Armstrong graduation hanging on rest of winter
Administrators and high school seniors throughout the Armstrong School District are hoping March goes out like a lamb because more severe weather could force postponement of graduation ceremonies in June.
“Our graduation date all depends upon the polar vortex and jet streams,” said Jon Fair, the district director of student transportation, child accounting and safe schools. “It may be pushed back if we miss any more days, but we'll have a better idea on if we need to move it in April.”
Meteorologists forecasted between two to four inches during the week, which didn't happen. The lack of winter weather kept Armstrong School District in session and on track to hold its annual commencement on June 10.
This week's forecast should be the last bit of heavy winter weather for the season, according to meteorologist Brad Rehak of the National Weather Service in Moon.
“It's not completely over, since it's not uncommon to see an inch or two of snow here and there into late April,” Rehak said. “But any more snow likely won't be heavy enough to close schools.”
The district has missed nine days because of bad weather. Four of the five days scheduled for spring break — starting April 17 — will be used as makeup days, leaving students off as scheduled on April 18, which is Good Friday. They will use May 23, which was to be a day off, and scheduled teacher in-service days on June 5, 6 and 9 as makeup days. The ninth day missed was made up in January.
State law requires students attend at least 180 days of class. Only the General Assembly can reduce the required number of school days, which has not been done since the winter of 1995-96.
If any more days are missed, the district could request approval from the state Department of Education to allow longer school days, or even to hold Saturday classes, to make up for the lost time without postponing graduation.
Officials are considering their options but have yet to request permission for longer days or Saturday sessions, said Superintendent Stan Chapp.
“At this point, it's too early to make that decision,” Chapp said. “We've got to get through March, but if we lose another day, we have to figure out a way to just tack it on.”
Board member Amy Lhote said moving the graduation date could inconvenience families who schedule get-togethers centered on the ceremony that require some relatives of students to travel long distances to get here.
“We can't change Mother Nature, but people have plans,” Lhote said.
Linda Trego, whose daughter Sarah is set to graduate from Ford City High School this year, said a postponed ceremony wouldn't affect her family's summer plans, but she hopes the date won't change.
“I just want to see her graduate as soon as possible, so she can get on with her summer,” Trego said. “If it gets delayed, we might end up having her graduation party before her actual graduation.”
Brad Pedersen is a staff writer for Trib Total Media. He can be reached at 724-543-1303, ext. 1337, or email@example.com.
Show commenting policy
TribLive commenting policy
You are solely responsible for your comments and by using TribLive.com you agree to our Terms of Service.
We moderate comments. Our goal is to provide substantive commentary for a general readership. By screening submissions, we provide a space where readers can share intelligent and informed commentary that enhances the quality of our news and information.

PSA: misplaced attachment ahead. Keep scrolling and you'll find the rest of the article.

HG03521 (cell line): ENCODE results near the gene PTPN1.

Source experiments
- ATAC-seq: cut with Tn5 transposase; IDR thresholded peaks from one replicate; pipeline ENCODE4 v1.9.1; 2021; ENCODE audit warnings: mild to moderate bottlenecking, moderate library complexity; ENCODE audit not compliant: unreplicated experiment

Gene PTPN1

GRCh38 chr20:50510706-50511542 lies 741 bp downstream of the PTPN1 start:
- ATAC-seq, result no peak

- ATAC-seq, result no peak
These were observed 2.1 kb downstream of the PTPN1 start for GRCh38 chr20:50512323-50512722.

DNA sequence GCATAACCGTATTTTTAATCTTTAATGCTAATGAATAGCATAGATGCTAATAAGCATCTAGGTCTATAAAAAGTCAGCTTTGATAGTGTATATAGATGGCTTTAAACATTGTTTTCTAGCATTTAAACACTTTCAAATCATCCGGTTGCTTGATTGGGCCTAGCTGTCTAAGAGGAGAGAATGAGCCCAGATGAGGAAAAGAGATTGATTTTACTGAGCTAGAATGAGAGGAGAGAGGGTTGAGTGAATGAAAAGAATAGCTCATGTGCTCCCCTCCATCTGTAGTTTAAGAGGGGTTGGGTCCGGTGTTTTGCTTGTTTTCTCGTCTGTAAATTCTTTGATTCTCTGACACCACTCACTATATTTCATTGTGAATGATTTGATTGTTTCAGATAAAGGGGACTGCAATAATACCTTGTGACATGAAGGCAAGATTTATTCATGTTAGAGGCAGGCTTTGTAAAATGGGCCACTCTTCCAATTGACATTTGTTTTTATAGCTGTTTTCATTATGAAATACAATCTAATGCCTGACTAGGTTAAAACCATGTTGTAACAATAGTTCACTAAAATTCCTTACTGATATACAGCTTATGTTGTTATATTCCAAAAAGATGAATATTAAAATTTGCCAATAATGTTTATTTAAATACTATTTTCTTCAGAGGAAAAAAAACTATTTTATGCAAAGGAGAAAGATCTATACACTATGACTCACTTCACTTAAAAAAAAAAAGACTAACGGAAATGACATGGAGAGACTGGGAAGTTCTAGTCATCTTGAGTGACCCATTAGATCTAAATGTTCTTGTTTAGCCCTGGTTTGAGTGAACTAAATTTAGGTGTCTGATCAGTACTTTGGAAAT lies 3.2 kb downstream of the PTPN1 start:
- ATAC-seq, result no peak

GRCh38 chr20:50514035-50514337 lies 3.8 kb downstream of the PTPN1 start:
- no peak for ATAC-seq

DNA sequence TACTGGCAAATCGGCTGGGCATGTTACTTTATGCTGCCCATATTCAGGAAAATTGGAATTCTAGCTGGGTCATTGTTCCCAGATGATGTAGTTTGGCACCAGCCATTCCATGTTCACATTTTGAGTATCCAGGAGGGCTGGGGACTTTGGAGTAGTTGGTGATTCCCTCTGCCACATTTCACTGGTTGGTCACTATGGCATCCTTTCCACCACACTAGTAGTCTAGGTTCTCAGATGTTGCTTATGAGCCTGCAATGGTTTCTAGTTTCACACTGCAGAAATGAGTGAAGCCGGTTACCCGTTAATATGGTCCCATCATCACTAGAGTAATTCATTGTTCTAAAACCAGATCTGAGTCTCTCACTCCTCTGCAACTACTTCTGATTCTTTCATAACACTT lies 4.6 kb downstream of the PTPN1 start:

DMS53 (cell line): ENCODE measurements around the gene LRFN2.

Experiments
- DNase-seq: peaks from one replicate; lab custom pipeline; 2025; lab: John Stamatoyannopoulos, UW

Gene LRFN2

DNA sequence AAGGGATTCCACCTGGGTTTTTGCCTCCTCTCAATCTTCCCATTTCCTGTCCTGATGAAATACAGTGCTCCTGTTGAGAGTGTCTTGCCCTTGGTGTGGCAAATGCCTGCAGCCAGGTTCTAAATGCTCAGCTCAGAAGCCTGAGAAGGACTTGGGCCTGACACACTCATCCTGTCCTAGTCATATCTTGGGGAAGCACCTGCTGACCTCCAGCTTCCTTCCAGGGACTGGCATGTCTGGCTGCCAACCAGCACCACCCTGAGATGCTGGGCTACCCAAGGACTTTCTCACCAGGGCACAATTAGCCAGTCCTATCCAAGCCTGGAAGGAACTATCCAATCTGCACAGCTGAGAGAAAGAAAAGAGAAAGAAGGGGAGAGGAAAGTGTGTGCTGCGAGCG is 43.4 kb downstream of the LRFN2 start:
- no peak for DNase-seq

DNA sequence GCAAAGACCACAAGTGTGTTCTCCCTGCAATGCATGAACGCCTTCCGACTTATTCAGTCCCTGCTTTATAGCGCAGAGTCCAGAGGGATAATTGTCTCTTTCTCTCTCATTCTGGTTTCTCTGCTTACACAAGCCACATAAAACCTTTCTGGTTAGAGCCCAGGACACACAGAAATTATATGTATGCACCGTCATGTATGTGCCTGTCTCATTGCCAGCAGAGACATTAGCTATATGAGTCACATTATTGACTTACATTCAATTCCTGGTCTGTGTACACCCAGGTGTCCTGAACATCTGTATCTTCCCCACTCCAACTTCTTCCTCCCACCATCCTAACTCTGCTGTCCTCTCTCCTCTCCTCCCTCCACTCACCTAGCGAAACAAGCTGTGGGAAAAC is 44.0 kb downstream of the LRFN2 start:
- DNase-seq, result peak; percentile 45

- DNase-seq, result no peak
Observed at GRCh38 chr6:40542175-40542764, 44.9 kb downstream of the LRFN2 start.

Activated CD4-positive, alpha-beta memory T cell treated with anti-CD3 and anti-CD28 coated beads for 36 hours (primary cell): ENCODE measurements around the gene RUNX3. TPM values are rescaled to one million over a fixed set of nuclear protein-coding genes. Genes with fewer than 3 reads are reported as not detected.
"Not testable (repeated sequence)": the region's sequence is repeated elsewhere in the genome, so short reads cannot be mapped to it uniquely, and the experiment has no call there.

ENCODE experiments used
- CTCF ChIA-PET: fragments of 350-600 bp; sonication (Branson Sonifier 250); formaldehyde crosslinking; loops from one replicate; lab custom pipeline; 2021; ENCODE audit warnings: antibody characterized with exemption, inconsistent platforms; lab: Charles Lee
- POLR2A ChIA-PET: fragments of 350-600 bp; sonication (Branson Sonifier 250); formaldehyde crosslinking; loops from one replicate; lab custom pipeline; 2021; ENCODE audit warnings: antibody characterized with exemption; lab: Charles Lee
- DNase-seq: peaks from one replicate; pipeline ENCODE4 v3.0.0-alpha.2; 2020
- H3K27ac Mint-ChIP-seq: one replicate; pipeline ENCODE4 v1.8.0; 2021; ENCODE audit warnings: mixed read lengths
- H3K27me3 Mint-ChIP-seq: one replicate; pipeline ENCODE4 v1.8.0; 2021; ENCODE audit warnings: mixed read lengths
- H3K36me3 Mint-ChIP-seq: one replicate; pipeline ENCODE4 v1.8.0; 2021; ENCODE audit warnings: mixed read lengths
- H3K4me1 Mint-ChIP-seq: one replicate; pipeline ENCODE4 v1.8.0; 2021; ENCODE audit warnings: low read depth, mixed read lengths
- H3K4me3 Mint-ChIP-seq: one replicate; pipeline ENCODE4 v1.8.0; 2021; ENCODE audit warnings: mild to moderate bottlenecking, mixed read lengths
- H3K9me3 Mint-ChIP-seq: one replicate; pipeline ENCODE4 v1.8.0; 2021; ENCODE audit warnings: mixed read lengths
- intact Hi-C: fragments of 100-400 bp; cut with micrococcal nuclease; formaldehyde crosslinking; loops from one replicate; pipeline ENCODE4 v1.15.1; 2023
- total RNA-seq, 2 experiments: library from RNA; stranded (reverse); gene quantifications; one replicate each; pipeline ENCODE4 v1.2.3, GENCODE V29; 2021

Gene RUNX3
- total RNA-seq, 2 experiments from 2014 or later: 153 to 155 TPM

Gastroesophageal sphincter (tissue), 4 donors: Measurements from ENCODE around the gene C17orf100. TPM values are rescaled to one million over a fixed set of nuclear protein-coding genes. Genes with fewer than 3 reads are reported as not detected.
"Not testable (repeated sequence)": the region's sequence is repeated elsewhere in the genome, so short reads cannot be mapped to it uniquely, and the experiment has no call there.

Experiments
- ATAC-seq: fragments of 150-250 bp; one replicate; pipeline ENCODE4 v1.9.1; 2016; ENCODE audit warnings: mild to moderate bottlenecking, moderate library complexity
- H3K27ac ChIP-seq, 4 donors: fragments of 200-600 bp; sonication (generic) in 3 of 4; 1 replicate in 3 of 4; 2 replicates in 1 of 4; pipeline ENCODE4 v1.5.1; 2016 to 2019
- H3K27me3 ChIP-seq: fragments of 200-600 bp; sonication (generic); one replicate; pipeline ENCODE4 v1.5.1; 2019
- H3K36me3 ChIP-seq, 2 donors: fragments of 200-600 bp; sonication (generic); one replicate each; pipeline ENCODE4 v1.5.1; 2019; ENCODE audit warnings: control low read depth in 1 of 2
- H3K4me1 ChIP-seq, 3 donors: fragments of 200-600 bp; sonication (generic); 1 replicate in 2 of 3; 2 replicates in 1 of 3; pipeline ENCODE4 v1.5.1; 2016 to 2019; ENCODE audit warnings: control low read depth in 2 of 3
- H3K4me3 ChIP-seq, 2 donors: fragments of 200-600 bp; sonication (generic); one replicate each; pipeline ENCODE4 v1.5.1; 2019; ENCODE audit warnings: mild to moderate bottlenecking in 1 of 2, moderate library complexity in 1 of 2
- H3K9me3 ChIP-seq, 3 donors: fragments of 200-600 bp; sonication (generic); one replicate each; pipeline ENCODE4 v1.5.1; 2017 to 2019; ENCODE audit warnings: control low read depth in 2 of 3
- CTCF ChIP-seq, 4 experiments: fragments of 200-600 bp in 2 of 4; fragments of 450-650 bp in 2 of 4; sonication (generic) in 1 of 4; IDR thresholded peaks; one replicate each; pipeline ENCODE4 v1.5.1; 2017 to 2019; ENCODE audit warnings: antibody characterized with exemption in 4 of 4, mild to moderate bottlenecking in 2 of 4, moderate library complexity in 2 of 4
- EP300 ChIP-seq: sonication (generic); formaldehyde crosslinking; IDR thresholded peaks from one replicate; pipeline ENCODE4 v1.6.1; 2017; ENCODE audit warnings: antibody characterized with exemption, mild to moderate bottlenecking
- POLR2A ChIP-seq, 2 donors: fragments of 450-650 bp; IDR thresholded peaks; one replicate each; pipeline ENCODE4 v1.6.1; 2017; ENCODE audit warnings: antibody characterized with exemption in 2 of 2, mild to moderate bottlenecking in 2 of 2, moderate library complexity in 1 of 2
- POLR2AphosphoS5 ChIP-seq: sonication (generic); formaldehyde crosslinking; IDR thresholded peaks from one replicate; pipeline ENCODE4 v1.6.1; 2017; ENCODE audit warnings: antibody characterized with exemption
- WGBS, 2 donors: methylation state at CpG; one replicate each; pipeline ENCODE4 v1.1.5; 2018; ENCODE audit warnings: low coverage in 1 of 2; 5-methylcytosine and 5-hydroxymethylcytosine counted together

While most comments will be posted if they are on-topic and not abusive, moderating decisions are subjective. We will make them as carefully and consistently as we can. Because of the volume of reader comments, we cannot review individual moderation decisions with readers.
We value thoughtful comments representing a range of views that make their point quickly and politely. We make an effort to protect discussions from repeated comments either by the same reader or different readers.
We follow the same standards for taste as the daily newspaper. A few things we won't tolerate: personal attacks, obscenity, vulgarity, profanity (including expletives and letters followed by dashes), commercial promotion, impersonations, incoherence, proselytizing and SHOUTING. Don't include URLs to Web sites.
We do not edit comments. They are either approved or deleted. We reserve the right to edit a comment that is quoted or excerpted in an article. In this case, we may fix spelling and punctuation.
We welcome strong opinions and criticism of our work, but we don't want comments to become bogged down with discussions of our policies and we will moderate accordingly.
We appreciate it when readers and people quoted in articles or blog posts point out errors of fact or emphasis and will investigate all assertions. But these suggestions should be sent via e-mail. To avoid distracting other readers, we won't publish comments that suggest a correction. Instead, corrections will be made in a blog post or in an article.
- Concert aims to heal wounds of Armstrong veterans
- Armstrong fire departments sharpen river rescue skills
- Grant helps Armstrong agency provide cribs to needy families
- Progressive Workshop welcomes new CEO at Kittanning meet-and-greet
- Rain washes out concert, not comeback for Kittanning bar band
- Trailer fire puts Rayburn family out of home
- Ford City delays decision on accountant’s job
- Roof over Cowansville veterans center a ‘godsend’
- Armstrong County task force takes on flooded creek
- Dayton family taking crack at restoring Milton Loop Campground
- Priest celebrates first Mass in Ford City hometown church